If we take a look at the most recent patents that Walt Disney Enterprises, Inc. has applied for, one thing is clear: Disney is working diligently to create some spectacular and accurate live shows for Star Wars: Galaxy’s Edge. Not only have we seen patents that simulate blaster damage and muzzle flashes, but a new application this week centers on creating the signature Star Wars laser blast in midair, right in front of guests’ eyes.
The patent application, published today, is titled “Special Effects System for Generating a Midair Laser Blast Illusion.” While it may not directly use the words “Star Wars,” it does a pretty good job of describing the Disney-owned franchise and the need to replicate it onstage:
In the entertainment industry, there are many settings or venues where it is desirable to recreate scenes from popular movies often with live actors performing a scene from a movie. An often used lighting effect in movies is a streak or flash of light from various sources. For example, many futuristic movies include battles where the actors operate laser-based props, e.g., blaster gun props, which produce laser blasts. The laser blast beams in the movie travel through the air and may have the appearance of a volumetric ball or slug of light, which may be red, green, blue, or another color, that travels from the actor’s weapon prop through the air in a line to its target.
While a blaster bolt effect can currently be simulated in a few ways (projecting an image on a screen behind the performers), current technology doesn’t allow for it to look accurate from 360 degrees, which would be optimal for live show reenactments.
Briefly, a special effects system (or theatrical prop lighting assembly) is provided that is operable to generate a lighting effect that appears as a bolt or streak of light, such as a green cylinder of light that is several-to-many inches long (e.g., 6 inches to 18 inches in length or more length when two or more dynamic light receiving assemblies are used to provide “hand offs” of the bolt or streak of light) with no visually perceivable projection screen or surface. In this way, a volumetric slug or ball of light moves in midair through viewer’s field of vision for unique displays useful for recreating movie-like laser blasts that are 360-degree viewable, e.g., from the front or back as the light may pass between two sets of viewers.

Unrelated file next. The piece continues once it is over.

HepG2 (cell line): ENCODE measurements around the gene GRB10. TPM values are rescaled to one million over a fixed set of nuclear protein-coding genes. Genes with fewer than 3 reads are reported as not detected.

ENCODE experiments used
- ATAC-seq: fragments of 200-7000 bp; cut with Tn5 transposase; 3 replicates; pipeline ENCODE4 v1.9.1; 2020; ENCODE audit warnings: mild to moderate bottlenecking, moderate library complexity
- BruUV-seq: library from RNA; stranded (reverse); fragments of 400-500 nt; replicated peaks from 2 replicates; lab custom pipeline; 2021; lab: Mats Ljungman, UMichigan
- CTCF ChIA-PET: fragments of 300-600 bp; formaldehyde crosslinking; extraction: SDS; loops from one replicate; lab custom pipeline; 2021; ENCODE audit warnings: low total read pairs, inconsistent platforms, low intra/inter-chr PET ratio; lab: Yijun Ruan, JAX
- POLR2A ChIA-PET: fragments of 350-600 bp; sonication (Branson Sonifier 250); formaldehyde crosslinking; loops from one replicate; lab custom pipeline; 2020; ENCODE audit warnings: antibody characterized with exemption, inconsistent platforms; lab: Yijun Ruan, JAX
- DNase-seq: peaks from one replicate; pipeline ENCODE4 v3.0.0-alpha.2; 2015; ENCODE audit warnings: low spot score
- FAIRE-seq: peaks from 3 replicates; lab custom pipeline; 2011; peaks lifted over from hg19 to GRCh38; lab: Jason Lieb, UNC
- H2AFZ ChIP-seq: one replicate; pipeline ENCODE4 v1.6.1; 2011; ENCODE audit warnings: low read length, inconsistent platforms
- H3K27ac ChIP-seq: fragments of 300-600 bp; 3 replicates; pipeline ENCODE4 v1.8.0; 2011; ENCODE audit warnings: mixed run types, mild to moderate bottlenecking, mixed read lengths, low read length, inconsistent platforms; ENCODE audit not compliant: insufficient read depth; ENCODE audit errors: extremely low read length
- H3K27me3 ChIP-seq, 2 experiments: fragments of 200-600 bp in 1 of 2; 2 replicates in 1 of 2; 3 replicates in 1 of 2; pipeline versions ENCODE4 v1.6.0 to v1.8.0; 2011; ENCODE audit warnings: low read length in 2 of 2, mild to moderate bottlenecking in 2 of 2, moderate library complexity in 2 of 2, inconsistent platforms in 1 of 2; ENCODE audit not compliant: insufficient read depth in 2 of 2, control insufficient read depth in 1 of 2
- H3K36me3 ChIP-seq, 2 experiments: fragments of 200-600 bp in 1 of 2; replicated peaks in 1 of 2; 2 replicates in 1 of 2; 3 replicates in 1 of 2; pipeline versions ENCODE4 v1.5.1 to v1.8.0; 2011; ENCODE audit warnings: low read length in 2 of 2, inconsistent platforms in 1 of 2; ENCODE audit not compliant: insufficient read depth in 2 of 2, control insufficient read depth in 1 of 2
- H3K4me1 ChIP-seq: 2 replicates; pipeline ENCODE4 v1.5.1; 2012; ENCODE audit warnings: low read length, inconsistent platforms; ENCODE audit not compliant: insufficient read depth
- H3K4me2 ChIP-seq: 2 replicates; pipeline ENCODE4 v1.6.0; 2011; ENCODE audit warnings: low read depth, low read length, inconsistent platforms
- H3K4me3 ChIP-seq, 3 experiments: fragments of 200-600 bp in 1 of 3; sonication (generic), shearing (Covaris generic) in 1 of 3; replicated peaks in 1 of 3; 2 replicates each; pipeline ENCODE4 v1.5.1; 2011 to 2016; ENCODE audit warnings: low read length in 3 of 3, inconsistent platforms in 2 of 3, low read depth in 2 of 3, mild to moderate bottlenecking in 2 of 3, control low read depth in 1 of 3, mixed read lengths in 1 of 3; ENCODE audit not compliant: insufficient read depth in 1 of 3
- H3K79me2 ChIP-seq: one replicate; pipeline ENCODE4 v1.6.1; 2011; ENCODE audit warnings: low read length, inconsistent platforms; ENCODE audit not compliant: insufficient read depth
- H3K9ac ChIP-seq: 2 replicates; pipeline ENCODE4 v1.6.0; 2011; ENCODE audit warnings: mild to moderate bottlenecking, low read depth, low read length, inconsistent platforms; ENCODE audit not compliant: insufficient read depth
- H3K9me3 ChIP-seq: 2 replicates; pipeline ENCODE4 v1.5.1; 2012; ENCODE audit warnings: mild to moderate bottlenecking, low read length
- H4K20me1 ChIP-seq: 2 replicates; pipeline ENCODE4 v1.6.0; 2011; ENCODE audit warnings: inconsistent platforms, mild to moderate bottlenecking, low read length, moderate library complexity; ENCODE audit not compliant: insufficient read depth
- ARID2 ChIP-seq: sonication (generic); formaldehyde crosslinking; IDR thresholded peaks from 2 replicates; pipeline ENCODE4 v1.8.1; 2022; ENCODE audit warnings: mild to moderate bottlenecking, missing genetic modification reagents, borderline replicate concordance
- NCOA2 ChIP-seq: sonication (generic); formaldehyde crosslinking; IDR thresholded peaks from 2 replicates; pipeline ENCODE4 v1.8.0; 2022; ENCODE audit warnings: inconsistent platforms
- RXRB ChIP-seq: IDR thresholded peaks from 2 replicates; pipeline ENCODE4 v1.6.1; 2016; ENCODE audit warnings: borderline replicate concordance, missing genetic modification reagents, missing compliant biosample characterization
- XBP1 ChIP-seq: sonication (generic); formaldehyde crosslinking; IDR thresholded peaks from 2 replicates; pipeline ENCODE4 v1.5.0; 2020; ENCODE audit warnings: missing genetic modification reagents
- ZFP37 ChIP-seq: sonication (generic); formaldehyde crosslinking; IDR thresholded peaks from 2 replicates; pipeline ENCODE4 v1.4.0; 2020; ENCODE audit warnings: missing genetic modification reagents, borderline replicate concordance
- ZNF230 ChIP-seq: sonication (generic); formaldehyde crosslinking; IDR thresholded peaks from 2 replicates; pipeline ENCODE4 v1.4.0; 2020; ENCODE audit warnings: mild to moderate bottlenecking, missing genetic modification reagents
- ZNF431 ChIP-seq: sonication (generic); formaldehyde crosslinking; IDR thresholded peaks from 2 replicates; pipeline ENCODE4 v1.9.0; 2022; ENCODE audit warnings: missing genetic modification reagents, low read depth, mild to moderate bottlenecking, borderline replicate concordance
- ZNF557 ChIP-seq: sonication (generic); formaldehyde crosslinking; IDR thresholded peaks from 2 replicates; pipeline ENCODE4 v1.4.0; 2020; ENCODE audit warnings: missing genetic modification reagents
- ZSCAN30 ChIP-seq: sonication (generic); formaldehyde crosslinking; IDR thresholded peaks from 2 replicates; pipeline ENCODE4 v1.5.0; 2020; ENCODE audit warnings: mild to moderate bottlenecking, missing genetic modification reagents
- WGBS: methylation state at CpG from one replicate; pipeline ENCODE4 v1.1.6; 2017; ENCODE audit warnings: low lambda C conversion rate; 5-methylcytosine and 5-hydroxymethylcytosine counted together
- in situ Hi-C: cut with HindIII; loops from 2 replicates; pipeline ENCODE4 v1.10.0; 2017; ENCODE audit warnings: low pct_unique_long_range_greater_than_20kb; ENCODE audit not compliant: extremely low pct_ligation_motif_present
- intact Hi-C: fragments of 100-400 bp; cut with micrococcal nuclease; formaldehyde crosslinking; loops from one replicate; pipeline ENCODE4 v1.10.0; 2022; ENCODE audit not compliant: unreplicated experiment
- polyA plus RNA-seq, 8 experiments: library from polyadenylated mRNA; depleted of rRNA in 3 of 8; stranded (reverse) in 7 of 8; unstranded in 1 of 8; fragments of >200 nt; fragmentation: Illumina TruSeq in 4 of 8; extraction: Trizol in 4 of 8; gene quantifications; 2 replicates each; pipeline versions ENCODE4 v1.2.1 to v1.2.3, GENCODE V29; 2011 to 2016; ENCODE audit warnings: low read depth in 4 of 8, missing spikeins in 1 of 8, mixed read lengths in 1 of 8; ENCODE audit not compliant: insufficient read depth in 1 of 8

While the document’s description may be a bit complex, the principle behind the technology is not. The system uses a laser projected on a set path.
Alongside the projected path are machines with elongated support rods; on the end of those rods is a piece reflective mesh.
The machines rotate, sending the reflective surface on the rod’s end in a semicircular path.
Once the reflective surface intersect with the laser’s path, it appears as a bolt of light.
Many of these machines lined up in sequence create the illusion that the bolt of light is traveling down the pathway.
These machines rotate quickly enough that quest won’t notice them. From the viewer’s perspective, the only thing they’ll see is a colored cylinder of light travelling across a stage.
If we were to combine this system with the blaster effects and muzzle flash patent applications from two weeks ago, here is how a Galaxy’s Edge live show could play out:
We witness an encounter between one of our heroes and a classic villain — I’ll use Han Solo and Boba Fett as examples. Han draws his blaster and fires at Boba Fett. As he fires, the muzzle of his trusty sidearm flashes with expelled energy. A bolt of light appears to have been released from his gun, travelling across the stage towards his enemy. While close, it doesn’t connect with his intended target, instead hitting the wall behind him and causing a burn mark to appear.
While this technology could make its way into other areas of Disney intellectual property, such as a Guardians of the Galaxy show or other Marvel presentation, it is a safe bet that the primary intent is for Star Wars: Galaxy’s Edge.
The existence of an application does not guarantee a patent’s approval, and the existence of an approved patent does not guarantee the technology’s use. So, we still have quite some time before we see this system used in a park performance, if we do at all.
Source/Images: United States Patent and Trademark Office